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The fitness center at Splendido, an all-inclusive community for those 55 and better in Oro Valley, is outfitted with compressed air strength equipment that offers unique benefits. Shown: Resident Karen Jonaitis

Weight training or strength training, whether with hand weights or machines, offers unique benefits including improved bone density, reduced body fat, and sharpened cognition.

When you work out with typical weight machines, you are literally “pumping iron”—lifting or pushing iron weights. There is another option that provides a better, safer workout, which is growing in popularity and availability: compressed air equipment. 

This equipment was previously found only in specialized fitness centers like those catering to elite athletes. But residents at Splendido, an all-inclusive community for those 55 and better in Oro Valley, utilize compressed air machines as part of their everyday workouts.

What Is It?

From a movement standpoint, this equipment is the same as other weight machines—there is compressed air equipment for leg lifts, bicep curls, and other typical stations. However, compared to weight machines that use iron, with compressed air, you can move at a constant speed and reduce your risk for injury. 

“The compressed air equipment is highly adaptable and focuses on power and speed as well as strength,” explains Kelly Stranburg, MEd, CEP, CSCS, director of wellness for Mather, the not-for-profit parent company of Splendido.

Unlike iron weights, compressed air lets you move faster throughout your movement; you use the same rate of motion while lifting and lowering a weight or raising and lowering a leg lift, which helps improve neuromuscular speed.

Why is this important? Because it can improve your reaction time for specific movements. “Using iron weights, as on a standard weight machine or hand weights, teaches us to slow down, and that becomes muscle memory,” explains Kelly. “Whether you are an older adult or a super athlete—or just want to improve your reaction time—this equipment is great for training your central nervous system.”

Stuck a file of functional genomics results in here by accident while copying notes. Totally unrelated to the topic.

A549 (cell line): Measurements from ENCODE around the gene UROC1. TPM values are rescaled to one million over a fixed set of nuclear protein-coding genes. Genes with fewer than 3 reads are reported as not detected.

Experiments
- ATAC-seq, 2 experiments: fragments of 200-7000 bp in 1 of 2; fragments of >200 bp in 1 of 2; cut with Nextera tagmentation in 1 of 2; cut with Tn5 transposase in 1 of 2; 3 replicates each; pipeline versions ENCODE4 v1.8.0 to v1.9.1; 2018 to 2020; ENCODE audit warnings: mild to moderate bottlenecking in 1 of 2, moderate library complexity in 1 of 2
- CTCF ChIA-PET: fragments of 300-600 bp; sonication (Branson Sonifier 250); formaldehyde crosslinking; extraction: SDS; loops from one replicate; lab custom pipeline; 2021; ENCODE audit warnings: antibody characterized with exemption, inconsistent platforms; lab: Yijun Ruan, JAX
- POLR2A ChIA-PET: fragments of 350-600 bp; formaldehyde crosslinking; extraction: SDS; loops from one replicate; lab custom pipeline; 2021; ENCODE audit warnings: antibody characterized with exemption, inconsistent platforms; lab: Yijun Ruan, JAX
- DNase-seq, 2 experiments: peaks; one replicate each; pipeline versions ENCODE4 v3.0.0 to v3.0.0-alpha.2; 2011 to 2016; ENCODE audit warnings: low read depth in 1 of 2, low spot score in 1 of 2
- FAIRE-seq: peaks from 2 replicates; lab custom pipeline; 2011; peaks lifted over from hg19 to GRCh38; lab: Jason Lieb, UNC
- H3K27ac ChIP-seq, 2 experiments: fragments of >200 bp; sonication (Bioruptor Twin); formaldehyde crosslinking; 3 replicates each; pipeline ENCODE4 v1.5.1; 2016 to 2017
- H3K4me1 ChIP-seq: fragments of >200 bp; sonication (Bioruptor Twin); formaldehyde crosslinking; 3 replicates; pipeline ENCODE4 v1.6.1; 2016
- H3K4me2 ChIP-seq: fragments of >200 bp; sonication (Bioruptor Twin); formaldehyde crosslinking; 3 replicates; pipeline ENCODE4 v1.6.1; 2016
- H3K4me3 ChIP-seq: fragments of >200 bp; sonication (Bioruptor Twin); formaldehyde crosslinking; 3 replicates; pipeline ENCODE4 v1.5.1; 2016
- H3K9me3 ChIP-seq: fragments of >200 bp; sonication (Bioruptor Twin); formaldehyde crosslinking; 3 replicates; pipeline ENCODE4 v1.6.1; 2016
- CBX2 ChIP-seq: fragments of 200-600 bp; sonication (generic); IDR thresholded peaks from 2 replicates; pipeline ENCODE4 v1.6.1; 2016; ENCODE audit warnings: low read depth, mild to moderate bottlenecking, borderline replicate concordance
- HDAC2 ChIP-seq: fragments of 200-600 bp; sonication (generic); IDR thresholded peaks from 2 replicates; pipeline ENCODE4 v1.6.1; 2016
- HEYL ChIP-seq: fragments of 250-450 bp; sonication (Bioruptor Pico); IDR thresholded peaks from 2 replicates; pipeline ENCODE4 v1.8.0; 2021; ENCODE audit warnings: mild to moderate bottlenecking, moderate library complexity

Obviously, athletes work to improve their reaction times—but anyone might be interested in a focus on faster motion, as this could help you avoid falling, for example.

“The things we can do with this equipment are amazing,” says Kelly. “A trained fitness professional can work with users to create compressed air equipment workouts that address chronic conditions like diabetes to osteoporosis,” says Kelly. 

A Popular Workout

Residents at Splendido like the compressed air equipment for regular workouts, and it gets a lot of use. For example, Bob Collinge uses four of the compressed air weight machines as part of his regular workout routine. “I try to exercise at least three times a week, and I follow a fairly standard routine,” he says. “I enjoy the equipment.”

Karen Jonaitis, another Splendido resident, has a similar routine: “I use the eight machines in the order recommended,” she says, “and I do about 30 reps on each. The fitness director here does a good job of telling you how to use each machine to get the most benefit out of it.”

Karen has been using the equipment since she moved to Splendido about five years ago and has gradually increased the weight for each. Compressed air equipment has the option of increasing by one-pound increments; iron weight increases are typically five or ten pounds. “That makes it easy to see and improve your progress; it’s great for those using the equipment for rehab purposes too,” says Kelly.

“Compressed air equipment is versatile, it’s powerful, and almost anyone can utilize it,” says Kelly.

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